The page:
Misquotes: “At your throat or your feet”

by Richard Langworth on 21 May 2015

"Woodcarvings: A Streuthsayer or Prophet of Doom," Punch, 12Sep34.

“Wood­carv­ings: A Streuth­sayer or Prophet of Doom,” Punch, 12Sep34.

The Huff­in­g­ton Post reports that the National Memo’s Joe Cona­son crit­i­cized Joe Scarborough’s ambiva­lent atti­tude toward the Clin­tons by mis­quot­ing Churchill: “It’s what he said about the Hun, which is, ‘They’re either at your feet or at your throat.'”

“You just used a Win­ston Churchill quote to com­pare me to a Nazi because you don’t like the facts,” Scar­bor­ough replied.

“No, I didn’t com­pare you to a Nazi,” said Cona­son. “He wasn’t talk­ing about the Nazis, he was talk­ing about World War I. [The Huns] were not Nazis.”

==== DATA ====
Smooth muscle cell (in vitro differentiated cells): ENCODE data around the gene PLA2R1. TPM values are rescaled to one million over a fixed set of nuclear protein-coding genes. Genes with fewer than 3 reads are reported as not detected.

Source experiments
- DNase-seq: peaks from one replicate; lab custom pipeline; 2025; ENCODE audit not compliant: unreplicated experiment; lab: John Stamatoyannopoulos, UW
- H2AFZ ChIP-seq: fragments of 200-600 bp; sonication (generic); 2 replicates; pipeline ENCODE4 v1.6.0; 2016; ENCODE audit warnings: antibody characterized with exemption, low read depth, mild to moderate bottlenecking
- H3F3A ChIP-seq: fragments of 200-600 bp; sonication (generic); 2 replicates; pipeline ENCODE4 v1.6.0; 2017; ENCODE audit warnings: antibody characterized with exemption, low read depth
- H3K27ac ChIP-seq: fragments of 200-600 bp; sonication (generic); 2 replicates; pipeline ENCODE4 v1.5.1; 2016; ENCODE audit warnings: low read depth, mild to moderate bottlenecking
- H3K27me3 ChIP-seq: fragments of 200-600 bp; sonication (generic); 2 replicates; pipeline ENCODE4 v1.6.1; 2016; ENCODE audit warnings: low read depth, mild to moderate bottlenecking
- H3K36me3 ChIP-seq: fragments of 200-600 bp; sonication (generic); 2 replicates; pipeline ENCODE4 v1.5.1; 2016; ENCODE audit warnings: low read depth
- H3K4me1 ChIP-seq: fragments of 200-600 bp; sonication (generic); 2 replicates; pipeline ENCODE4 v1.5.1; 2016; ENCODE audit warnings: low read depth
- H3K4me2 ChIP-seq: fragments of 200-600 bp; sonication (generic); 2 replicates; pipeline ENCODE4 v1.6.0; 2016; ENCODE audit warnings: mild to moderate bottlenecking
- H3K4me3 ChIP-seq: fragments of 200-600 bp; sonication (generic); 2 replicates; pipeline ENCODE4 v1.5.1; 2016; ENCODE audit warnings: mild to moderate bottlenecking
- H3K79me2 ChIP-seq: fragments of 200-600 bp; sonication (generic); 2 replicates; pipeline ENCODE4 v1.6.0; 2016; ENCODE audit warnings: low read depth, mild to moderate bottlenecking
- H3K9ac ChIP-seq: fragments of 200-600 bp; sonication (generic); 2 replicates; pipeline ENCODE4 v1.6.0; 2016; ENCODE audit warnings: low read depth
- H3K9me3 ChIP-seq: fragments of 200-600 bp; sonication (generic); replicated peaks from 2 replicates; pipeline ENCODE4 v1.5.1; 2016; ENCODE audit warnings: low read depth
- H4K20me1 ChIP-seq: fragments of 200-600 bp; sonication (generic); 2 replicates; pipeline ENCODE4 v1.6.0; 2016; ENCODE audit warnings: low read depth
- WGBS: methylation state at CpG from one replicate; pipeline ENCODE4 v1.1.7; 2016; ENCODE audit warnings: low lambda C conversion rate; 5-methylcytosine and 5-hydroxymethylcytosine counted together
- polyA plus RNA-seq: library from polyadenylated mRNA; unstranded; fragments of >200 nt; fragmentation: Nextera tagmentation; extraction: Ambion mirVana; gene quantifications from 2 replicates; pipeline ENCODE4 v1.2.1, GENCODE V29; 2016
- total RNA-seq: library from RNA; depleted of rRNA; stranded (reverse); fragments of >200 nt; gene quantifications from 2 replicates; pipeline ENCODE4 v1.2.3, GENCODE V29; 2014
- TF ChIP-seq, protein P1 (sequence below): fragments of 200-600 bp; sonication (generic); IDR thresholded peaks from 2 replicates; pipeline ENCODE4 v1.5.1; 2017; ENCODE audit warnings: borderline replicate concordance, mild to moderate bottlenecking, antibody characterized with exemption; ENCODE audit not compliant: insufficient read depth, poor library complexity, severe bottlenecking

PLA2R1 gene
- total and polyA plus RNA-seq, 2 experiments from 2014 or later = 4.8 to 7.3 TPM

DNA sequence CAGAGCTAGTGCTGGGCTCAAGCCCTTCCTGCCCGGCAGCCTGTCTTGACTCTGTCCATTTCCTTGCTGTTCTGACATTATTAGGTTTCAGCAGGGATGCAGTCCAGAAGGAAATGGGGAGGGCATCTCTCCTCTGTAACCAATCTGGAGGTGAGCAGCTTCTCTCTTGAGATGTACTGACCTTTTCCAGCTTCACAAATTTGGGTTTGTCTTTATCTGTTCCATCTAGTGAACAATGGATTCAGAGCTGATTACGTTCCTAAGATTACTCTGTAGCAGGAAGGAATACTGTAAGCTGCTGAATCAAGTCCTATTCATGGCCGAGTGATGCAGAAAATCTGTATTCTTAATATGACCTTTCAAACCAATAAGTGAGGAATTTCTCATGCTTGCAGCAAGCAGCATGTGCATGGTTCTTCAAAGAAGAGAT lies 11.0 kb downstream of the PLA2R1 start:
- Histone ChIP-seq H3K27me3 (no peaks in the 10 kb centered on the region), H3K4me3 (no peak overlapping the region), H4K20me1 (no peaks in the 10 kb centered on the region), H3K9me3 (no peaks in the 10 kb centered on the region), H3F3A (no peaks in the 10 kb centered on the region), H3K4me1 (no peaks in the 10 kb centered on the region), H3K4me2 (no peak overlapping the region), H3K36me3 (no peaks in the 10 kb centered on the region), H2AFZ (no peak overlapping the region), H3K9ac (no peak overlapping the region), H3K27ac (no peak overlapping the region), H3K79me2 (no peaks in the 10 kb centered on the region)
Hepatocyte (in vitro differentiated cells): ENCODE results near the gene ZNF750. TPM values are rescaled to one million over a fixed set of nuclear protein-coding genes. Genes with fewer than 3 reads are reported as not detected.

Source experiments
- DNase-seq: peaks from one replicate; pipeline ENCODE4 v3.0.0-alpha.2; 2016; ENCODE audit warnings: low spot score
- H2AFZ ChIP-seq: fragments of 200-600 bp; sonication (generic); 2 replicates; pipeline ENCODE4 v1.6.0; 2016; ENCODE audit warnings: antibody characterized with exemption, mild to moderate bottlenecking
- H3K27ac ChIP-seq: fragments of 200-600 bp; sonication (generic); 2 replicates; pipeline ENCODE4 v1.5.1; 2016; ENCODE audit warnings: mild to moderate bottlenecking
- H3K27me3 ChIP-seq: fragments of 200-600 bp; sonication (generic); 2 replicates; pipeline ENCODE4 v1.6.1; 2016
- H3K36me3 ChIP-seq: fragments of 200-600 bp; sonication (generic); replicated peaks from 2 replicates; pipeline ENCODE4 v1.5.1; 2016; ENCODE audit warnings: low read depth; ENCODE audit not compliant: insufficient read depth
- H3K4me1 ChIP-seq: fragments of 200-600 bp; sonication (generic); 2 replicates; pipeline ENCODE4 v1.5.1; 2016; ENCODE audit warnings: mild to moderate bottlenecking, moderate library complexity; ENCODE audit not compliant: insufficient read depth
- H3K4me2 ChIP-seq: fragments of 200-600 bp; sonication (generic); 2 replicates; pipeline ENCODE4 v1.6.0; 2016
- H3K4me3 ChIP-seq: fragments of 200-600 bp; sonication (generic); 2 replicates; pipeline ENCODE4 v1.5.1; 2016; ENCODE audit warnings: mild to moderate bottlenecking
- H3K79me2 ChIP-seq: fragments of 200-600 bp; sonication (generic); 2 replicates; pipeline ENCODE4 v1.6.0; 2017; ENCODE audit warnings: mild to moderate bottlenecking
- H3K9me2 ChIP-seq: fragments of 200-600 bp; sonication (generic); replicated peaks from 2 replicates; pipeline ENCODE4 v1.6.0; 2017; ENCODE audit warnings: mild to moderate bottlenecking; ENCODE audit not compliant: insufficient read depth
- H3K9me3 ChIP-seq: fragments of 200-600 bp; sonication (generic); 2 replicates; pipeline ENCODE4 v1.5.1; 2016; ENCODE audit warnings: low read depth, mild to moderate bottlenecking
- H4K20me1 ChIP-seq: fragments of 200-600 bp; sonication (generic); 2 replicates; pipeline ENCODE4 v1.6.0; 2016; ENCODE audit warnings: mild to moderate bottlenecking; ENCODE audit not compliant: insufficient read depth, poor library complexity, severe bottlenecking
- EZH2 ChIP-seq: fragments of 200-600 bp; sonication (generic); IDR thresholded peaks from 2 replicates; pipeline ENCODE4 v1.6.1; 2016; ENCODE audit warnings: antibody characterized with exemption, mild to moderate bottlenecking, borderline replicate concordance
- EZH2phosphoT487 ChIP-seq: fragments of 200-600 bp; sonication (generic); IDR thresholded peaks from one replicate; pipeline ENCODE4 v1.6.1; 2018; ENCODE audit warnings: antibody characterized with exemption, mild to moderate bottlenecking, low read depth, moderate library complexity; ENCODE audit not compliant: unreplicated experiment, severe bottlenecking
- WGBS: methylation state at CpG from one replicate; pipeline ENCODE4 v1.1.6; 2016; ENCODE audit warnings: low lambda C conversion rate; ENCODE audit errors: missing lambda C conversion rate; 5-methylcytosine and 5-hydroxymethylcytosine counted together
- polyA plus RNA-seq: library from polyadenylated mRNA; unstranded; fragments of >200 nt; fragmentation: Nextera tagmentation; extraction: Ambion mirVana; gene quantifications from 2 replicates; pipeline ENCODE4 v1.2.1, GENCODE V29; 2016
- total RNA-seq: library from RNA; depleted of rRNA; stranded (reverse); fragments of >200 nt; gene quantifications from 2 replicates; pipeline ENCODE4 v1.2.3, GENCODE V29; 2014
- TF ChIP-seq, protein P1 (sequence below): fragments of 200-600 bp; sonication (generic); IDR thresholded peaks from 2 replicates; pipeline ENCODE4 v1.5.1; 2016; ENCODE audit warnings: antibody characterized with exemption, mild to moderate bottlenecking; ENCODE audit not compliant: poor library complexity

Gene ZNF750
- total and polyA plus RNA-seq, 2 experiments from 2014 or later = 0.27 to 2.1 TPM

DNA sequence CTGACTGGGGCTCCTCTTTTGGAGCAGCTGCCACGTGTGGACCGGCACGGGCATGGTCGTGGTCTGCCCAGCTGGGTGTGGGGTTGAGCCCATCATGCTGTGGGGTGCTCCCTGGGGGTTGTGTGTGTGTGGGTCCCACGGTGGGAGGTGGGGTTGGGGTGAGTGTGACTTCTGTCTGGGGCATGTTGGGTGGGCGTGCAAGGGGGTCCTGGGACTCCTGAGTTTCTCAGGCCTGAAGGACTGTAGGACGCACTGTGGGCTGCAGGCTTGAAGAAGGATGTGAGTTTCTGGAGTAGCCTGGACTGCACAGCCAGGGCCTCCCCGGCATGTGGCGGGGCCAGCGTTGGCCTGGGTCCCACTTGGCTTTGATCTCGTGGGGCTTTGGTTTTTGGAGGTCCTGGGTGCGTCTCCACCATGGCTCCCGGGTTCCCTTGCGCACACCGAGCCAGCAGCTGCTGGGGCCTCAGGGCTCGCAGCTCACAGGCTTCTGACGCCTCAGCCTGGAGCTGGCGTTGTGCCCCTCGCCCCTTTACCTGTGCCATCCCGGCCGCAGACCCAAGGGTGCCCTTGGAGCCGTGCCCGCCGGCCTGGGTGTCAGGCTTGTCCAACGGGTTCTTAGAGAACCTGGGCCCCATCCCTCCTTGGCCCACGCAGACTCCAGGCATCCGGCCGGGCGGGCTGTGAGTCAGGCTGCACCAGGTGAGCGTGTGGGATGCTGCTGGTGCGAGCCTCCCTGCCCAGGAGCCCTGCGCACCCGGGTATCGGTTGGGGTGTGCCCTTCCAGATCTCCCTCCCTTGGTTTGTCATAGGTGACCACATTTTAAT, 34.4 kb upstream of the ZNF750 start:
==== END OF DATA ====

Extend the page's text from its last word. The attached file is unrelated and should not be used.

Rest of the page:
What joy­ful com­bi­na­tion of red her­rings this is…

Scar­bor­ough and Cona­son were both wrong. It was dur­ing World War II, not World War I (Churchill’s speech to Con­gress, 19 May 1943). but Churchill was quot­ing some­one else—regarding the Ger­man Army, not the Nazis:

The proud Ger­man Army has once again proved the truth of the say­ing, “The Hun is always either at your throat or your feet….”

A great line, but no cigar for either pun­dit. Ref.: Churchill in His Own Words, 62.

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